Today’s blog comes from Nathan Skolski a born explorer capturing the world through the eye of his Fujifilm camera lens. Let’s hear how he got on trekking the Laugavegurinn trail in Iceland…
Iceland is a powerful country. Its raw coastlines, staggering peaks and sizzling geothermal valleys are unlike anywhere on earth. It’s a mythical place where stories of trolls lurking amid volcanic boulders in the morning mist give a healthy dose of wonder to even this most ardent of sceptics.
Perhaps the jewel of this inspiring place is the legendary Laugavegur Trail (the Laugavegurinn) in Iceland’s Highlands region. Nestled among the staggering inland volcanic peaks, this 55km trail is the longest hiking trail in Iceland and is without a doubt the most varied and beautiful. It stretches from the small outpost of Landmannalaugar to the equally modest Porsmork, dotted along the way with small huts at Hrafntinnusker, Álftavatn and Emstrur. These quaint wooden shelters are for the wary hikers who are lucky enough, or perhaps foolhardy enough, to tackle the gruelling four-day trek.
Rather than describe the trek day by day, each of which is worthy of its own dedicated blog, I wanted to simply share the four things I learned during our four days on the Laugavegurinn.
1.Stop and Take a Picture of the Flowers
Smelling them is fine too, but I discovered my love for photography along this trek. The magical scenery, the deep colours, the breathtaking vistas; everything you point your camera at will deepen your appreciation for the unparalleled beauty of nature. Just make sure your hiking partner is endlessly patient and willing to sit idly by as you spend a half hour lying in the mud trying to get “that perfect shot”. Or, at least, that was my experience.
2.Know your Neighbours
There were two options for staying the night: 1. the mountain huts or 2. tent camping. Camping was the cheaper of the two but also the loneliest. The chilly evenings and downright frosty nights meant that the campers were huddled away, shivering in their tents by sundown. The huts, on the other hand, were bustling with activity and merriment well into the evening. On our third night, giddy with exhaustion and squeezed in like sardines in our little shack, we bonded with our bunk mates by staying up late singing songs and holding bizarrely nerdy mock parliamentary elections (which I won). Of course, late night snoring and eye-watering body odours also have a small part to play in these back country huts, so I suppose there’s also the risk of getting to know a little too much about your neighbours.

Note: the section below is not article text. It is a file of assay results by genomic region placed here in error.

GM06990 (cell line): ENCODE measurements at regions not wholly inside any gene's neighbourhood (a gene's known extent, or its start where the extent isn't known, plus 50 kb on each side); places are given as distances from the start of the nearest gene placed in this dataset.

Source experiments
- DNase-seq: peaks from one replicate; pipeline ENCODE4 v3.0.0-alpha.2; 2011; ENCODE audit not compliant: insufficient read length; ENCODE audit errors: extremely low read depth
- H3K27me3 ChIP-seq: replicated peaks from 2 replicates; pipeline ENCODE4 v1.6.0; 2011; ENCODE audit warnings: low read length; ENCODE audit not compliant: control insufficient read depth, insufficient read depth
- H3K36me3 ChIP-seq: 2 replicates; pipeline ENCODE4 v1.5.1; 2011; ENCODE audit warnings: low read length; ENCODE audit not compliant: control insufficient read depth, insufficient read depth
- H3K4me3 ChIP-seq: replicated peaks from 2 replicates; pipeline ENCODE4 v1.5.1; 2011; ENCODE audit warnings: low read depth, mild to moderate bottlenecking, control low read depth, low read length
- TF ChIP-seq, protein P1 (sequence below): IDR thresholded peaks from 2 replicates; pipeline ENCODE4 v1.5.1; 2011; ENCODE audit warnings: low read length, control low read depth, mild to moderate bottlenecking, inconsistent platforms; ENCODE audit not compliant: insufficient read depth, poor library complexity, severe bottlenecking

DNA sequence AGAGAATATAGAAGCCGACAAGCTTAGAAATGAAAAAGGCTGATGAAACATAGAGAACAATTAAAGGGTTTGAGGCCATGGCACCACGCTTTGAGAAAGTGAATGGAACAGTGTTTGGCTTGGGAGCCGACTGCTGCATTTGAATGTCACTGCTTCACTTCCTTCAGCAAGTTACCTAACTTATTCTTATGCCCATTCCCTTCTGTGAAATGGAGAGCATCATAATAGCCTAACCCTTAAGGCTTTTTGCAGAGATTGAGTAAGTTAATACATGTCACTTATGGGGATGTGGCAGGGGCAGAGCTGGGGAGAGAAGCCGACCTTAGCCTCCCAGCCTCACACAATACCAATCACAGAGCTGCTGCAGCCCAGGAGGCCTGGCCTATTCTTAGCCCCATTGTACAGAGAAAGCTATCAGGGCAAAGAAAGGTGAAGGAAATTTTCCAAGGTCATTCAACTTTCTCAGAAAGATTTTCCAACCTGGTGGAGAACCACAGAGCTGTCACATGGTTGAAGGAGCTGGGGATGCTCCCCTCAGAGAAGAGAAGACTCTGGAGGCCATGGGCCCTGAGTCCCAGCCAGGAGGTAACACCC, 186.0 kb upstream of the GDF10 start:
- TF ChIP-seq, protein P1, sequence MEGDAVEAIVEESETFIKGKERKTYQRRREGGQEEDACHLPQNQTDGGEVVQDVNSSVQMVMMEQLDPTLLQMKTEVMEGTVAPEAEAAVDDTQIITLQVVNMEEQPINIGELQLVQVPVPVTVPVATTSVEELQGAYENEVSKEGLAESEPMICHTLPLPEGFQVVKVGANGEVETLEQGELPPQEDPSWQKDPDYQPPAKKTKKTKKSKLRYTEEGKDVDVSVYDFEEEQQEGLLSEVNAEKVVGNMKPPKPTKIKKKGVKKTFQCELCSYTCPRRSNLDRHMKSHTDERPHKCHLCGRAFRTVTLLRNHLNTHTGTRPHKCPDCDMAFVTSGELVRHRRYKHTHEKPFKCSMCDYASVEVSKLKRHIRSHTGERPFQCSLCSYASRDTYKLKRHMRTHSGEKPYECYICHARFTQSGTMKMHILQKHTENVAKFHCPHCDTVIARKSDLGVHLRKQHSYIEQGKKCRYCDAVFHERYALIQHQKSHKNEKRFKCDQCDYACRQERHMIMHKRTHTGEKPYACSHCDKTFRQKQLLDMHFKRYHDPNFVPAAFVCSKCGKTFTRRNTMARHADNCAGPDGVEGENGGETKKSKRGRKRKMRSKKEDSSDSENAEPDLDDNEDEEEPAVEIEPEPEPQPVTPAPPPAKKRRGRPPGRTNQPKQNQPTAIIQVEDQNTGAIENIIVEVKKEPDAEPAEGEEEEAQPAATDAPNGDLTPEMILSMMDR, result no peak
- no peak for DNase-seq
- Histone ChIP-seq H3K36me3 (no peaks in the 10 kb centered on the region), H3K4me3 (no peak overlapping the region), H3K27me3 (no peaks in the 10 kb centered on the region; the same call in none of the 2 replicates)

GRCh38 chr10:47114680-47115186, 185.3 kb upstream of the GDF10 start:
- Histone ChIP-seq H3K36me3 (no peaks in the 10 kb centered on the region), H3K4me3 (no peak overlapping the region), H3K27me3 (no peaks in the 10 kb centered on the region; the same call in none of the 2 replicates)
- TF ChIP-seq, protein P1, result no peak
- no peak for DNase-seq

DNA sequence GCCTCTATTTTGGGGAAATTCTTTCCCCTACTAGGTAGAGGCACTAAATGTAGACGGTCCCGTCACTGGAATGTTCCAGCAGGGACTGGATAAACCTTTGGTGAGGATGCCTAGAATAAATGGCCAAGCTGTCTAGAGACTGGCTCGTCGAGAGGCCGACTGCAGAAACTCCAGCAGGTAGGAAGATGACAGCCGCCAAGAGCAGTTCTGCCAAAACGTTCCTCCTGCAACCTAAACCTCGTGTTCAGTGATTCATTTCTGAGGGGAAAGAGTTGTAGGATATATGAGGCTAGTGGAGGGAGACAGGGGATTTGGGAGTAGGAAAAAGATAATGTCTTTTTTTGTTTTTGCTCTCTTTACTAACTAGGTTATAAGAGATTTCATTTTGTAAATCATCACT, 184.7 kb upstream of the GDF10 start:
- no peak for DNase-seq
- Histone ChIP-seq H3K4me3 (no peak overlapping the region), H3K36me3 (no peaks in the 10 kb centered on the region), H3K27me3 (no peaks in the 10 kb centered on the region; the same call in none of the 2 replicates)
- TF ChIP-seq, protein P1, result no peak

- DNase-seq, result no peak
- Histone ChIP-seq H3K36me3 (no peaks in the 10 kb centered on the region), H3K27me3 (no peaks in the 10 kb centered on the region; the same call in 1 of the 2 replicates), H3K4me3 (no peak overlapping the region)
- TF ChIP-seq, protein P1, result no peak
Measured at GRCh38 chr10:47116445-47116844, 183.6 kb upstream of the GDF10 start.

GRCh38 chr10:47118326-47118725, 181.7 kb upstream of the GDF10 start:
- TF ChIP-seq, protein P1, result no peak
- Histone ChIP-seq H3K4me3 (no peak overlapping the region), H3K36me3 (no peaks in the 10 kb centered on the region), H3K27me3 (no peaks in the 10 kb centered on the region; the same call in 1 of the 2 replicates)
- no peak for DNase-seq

3.Cotton is Death
I read that phrase somewhere but I didn’t really appreciate it at first. Iceland and especially the Highlands region is a fickle vixen indeed when it comes to the weather. It can change. Drastically and dramatically. Proper equipment is an absolute must, with Gore-Tex, wool, synthetics, great boots and layers being all your very best friends. On day three it began to rain… really rain. Rain like I’ve never seen it rain before. Naturally, and rather wisely, my fiancé invested in an expensive Gore-Tex jacket whereas I, the frugal chump that I am, opted for the more affordable option. Needless to say, she was dry and comfortable after eight hours in the merciless downpour whilst I was rather the opposite well into the next day. Luckily for us, it was merely disagreeable dampness, but in a place where a snow squall can sneak up on you at any moment, proper gear can mean the difference between life and death. Scattered memorials to lost and fallen hikers along the trail are a sober reminder of that.
4. Dehydrated Food is Terrible
Don’t get me wrong, I’m sure dehydrated food technology has made leaps and bounds in recent years and I was sure thankful to have a low weight meal option, but the lustre of yet another freeze dried beef stroganoff for dinner wore off pretty darn quickly. By the time day four rolled around, I literally dreamt of fresh tomatoes and a cool salad, only to wake up to the bleak reality of oatmeal with raisins. Again. Bring an apple, you won’t regret it.